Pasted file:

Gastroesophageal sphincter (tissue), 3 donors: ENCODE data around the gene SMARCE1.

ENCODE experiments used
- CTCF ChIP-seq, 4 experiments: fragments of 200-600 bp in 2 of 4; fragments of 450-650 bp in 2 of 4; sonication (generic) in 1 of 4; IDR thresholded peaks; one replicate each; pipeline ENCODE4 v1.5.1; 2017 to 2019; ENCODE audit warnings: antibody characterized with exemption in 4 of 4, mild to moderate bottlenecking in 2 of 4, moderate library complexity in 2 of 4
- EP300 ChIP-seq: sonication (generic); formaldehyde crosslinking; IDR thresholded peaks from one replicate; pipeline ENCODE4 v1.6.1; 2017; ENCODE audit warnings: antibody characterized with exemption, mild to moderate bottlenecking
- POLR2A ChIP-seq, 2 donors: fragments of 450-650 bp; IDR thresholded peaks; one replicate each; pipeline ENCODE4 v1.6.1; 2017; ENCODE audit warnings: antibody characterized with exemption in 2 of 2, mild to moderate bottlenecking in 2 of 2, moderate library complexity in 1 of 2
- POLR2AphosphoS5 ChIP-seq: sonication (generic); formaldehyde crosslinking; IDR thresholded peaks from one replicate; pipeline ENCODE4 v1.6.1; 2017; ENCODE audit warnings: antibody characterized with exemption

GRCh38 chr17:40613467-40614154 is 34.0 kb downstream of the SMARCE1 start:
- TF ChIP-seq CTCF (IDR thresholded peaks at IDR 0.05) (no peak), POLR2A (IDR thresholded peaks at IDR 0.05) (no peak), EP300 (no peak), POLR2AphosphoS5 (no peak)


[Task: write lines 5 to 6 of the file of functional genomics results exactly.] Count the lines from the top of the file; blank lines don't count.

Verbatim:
- POLR2A ChIP-seq, 2 donors: fragments of 450-650 bp; IDR thresholded peaks; one replicate each; pipeline ENCODE4 v1.6.1; 2017; ENCODE audit warnings: antibody characterized with exemption in 2 of 2, mild to moderate bottlenecking in 2 of 2, moderate library complexity in 1 of 2
- POLR2AphosphoS5 ChIP-seq: sonication (generic); formaldehyde crosslinking; IDR thresholded peaks from one replicate; pipeline ENCODE4 v1.6.1; 2017; ENCODE audit warnings: antibody characterized with exemption